Automated test is designed to detect broader range of HIV and hepatitis in
a single multiplex assay.
PLEASANTON, Calif., March 7 /CNW/ -- Roche Diagnostics announced today
that the United States (U.S.) Food & Drug Administration has accepted for
review its application for a new test designed to detect a broad range of
human immunodeficiency virus (HIV) and viral hepatitis infections in donated
blood and plasma. The test, called the cobas TaqScreen MPX Test, uses real-
time PCR to detect HIV type 1 (Groups M & O), HIV type 2, hepatitis C virus
(HCV), and hepatitis B virus (HBV) in a single multiplex assay. The test is
designed for use on Roche's newly automated, modular cobas s 201 platform.
Nucleic acid amplification technologies such as PCR allow earlier and more
specific detection of active infections in donated blood than earlier
generation serology tests, helping to ensure a safer blood supply and
retention of donors who would otherwise be deferred.
"We are pleased to have reached this important milestone in bringing
multiplex testing and full automation to the U.S. blood-screening market,"
said Daniel O'Day, head of Roche Molecular Diagnostics, a business area of
Roche Diagnostics that developed the test. "We believe this automated test,
with detection of HIV-1 Group O and HIV-2, may help blood banks and
laboratories improve blood safety, workflow efficiency, and donor retention.
In addition, the system's modular design and optional built in back-ups are
designed to minimize downtime in this highly time-sensitive industry."
The U.S. Centers for Disease Control estimates that there are more than a
million people in the U.S. living with HIV/AIDS, with an additional 40,000
people being infected each year. It is estimated that 300,000 infected persons
are unaware of their HIV status. More than 4 million people in the U.S. have
been infected with HCV, 3.2 million of whom are chronically infected. HCV is
the leading cause of liver cancer in the U.S. and is the leading diagnosis in
patients undergoing liver transplantation. More than 1,200,000 people are
chronically infected with HBV and about 5,000 people die of complications of
HBV every year. Many individuals with HBV and HCV show no symptoms of disease
and do not know that they are infected. These individuals may attempt to
donate blood. The cobas TaqScreen MPX assay is designed to identify infected
blood from these potential donors, before they inadvertently transmit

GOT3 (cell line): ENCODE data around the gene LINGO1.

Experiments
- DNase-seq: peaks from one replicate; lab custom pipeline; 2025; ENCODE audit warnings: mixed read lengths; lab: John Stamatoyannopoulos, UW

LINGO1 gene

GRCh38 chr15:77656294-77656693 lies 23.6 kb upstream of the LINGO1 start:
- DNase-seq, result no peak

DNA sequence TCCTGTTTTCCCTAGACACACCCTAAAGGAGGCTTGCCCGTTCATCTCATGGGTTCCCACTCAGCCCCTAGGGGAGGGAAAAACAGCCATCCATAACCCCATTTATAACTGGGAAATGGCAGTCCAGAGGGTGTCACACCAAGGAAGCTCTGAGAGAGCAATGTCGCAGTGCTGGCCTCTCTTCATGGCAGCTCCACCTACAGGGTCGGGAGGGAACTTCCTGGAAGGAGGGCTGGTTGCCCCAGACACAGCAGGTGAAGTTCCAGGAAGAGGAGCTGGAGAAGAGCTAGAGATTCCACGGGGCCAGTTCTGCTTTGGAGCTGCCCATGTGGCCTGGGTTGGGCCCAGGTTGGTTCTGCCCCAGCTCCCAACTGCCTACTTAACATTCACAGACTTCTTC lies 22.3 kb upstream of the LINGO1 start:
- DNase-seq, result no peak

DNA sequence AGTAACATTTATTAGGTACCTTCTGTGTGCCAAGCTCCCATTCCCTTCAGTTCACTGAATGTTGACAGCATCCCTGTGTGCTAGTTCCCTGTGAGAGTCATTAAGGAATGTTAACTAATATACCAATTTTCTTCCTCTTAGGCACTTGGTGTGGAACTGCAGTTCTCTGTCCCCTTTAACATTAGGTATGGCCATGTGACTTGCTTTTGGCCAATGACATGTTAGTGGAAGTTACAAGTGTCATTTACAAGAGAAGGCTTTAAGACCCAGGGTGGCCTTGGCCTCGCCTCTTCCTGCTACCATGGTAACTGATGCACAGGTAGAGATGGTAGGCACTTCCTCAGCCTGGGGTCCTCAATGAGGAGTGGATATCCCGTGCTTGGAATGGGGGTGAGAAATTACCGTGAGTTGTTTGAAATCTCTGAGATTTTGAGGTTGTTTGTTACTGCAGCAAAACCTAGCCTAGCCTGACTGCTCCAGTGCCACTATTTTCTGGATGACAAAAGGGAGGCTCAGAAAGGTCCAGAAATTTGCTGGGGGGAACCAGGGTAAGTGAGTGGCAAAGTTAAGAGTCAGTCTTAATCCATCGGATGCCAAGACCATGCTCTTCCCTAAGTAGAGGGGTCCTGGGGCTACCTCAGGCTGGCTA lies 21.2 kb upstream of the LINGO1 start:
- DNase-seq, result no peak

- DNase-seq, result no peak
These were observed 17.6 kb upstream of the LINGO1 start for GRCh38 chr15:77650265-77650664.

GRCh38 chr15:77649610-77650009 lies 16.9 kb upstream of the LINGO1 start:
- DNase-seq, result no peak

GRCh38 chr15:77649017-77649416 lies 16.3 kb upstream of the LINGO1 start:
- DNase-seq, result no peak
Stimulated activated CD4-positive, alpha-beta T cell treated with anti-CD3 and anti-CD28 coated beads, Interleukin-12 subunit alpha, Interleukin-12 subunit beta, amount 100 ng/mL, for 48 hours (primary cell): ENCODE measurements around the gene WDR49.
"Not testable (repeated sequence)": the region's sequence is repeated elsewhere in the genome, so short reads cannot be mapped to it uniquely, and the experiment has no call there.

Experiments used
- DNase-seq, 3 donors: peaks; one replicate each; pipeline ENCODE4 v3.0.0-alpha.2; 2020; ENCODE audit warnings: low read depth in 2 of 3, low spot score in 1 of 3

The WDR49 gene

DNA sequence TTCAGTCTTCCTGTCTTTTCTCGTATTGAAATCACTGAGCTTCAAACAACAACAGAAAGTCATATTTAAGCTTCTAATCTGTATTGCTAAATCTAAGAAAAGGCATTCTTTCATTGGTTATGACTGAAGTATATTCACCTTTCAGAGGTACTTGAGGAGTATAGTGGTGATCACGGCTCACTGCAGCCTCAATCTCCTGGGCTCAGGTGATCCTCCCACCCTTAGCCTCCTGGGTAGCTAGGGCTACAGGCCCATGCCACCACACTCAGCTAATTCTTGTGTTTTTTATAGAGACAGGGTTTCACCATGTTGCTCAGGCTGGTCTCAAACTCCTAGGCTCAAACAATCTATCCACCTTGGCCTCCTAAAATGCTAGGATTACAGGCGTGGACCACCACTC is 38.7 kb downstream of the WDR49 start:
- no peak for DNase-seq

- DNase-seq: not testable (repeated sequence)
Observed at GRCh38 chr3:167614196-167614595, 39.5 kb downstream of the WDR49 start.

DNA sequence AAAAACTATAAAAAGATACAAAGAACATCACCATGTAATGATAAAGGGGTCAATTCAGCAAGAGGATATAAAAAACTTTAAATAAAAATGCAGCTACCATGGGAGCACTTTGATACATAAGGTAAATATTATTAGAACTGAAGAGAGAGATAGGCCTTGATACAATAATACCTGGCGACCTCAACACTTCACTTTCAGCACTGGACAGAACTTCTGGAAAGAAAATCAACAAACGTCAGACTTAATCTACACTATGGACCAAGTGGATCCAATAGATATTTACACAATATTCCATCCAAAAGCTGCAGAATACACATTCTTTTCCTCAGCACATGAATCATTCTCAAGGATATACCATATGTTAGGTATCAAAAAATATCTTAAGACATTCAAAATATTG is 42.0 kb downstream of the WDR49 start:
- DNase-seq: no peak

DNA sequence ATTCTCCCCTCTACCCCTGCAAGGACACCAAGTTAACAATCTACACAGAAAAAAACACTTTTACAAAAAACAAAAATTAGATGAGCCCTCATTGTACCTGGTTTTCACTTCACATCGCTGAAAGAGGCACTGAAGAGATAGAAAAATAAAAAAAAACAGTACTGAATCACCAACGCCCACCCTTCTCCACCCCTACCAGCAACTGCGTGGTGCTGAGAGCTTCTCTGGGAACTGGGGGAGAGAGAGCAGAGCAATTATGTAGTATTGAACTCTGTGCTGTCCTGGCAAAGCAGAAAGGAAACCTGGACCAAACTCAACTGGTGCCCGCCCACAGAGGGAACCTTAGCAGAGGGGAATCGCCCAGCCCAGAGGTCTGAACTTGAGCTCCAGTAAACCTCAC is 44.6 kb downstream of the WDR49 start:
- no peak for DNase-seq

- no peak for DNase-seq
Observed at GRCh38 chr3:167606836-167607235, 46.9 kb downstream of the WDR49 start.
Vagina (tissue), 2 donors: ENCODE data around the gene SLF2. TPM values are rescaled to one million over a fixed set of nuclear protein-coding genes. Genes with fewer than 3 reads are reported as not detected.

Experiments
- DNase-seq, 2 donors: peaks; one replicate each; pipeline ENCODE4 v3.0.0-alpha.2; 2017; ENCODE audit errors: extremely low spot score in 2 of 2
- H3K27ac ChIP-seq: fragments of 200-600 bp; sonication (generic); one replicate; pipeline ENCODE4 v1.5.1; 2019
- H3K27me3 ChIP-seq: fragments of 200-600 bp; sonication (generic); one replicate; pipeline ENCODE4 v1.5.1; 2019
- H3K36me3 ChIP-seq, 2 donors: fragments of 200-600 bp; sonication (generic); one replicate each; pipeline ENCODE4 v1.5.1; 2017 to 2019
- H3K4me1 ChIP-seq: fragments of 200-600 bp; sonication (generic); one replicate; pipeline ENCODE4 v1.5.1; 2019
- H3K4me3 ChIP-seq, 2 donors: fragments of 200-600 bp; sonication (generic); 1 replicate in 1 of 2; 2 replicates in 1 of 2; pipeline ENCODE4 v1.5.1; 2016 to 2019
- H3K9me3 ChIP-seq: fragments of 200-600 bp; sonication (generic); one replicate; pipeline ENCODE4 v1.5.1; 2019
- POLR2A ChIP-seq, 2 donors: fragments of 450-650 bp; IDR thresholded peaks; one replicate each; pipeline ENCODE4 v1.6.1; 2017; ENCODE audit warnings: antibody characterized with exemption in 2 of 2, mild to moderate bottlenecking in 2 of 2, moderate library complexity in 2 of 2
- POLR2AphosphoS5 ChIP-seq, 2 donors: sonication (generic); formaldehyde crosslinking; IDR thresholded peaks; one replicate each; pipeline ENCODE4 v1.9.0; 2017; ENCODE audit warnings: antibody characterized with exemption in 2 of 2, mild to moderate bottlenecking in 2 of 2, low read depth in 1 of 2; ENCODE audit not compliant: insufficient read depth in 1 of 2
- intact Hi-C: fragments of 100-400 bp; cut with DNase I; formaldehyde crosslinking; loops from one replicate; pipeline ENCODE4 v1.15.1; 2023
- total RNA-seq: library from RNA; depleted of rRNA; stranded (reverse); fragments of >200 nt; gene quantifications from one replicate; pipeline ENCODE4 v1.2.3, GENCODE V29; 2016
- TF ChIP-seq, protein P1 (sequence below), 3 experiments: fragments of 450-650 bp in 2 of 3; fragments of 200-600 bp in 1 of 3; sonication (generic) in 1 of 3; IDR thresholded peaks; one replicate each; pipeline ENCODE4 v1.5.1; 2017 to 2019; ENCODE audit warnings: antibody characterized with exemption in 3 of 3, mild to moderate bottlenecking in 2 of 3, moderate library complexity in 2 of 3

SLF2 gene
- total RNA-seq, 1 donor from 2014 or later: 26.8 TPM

infection to others.
About HIV-1 and HIV-2(i)
Human immunodeficiency virus type 1 (HIV-1) was discovered in 1984, 3
years after the first reports of a disease that was to become known as AIDS.
In 1986, a second type of HIV - less common in the U.S. - was discovered,
called HIV-2. The most common form of HIV-1 is called HIV-1 Group M. In 1994,
the first report confirming the identification of a different form of HIV-1,
called HIV-1 Group O, was published, with the first case in the U.S. being
reported in 1996.
About Roche and the Roche Diagnostics Division
Headquartered in Basel, Switzerland, Roche is one of the world's leading
research-focused healthcare groups in the fields of pharmaceuticals and
diagnostics. As the world's biggest biotech company and an innovator of
products and services for the early detection, prevention, diagnosis and
treatment of diseases, the Group contributes on a broad range of fronts to
improving people's health and quality of life. Roche is a world leader in
diagnostics, the leading supplier of drugs for cancer and transplantation and
a market leader in virology. In 2006 sales by the Pharmaceuticals Division
totaled 33.3 billion Swiss francs, and the Diagnostics Division posted sales
of 8.7 billion Swiss francs. Roche employs approximately 75,000 people in 150
countries and has R&D agreements and strategic alliances with numerous
partners, including majority ownership interests in Genentech and Chugai.
Roche's Diagnostics Division offers a uniquely broad product portfolio and
supplies a wide array of innovative testing products and services to
researchers, physicians, patients, hospitals and laboratories world-wide. For
further information about Roche, please visit our website www.roche.com.
For more information about Roche Molecular Diagnostics, please visit
Tests under review by the FDA are not available for use in the United
States until the agency has approved the application for each test.
NOTE: All trademarks used or mentioned in this release are legally
protected by law.
(i) Information in this section comes from the United States Centers for
Disease Control website at http://www.cdc.gov and from the United States Food
and Drug Administration web site at
Contact: Rick Roose of Roche Molecular Diagnostics, +1-925-730-8415, or
For further information:
For further information: Rick Roose of Roche Molecular Diagnostics,
+1-925-730-8415, or firstname.lastname@example.org Web Site: http://www.roche.com/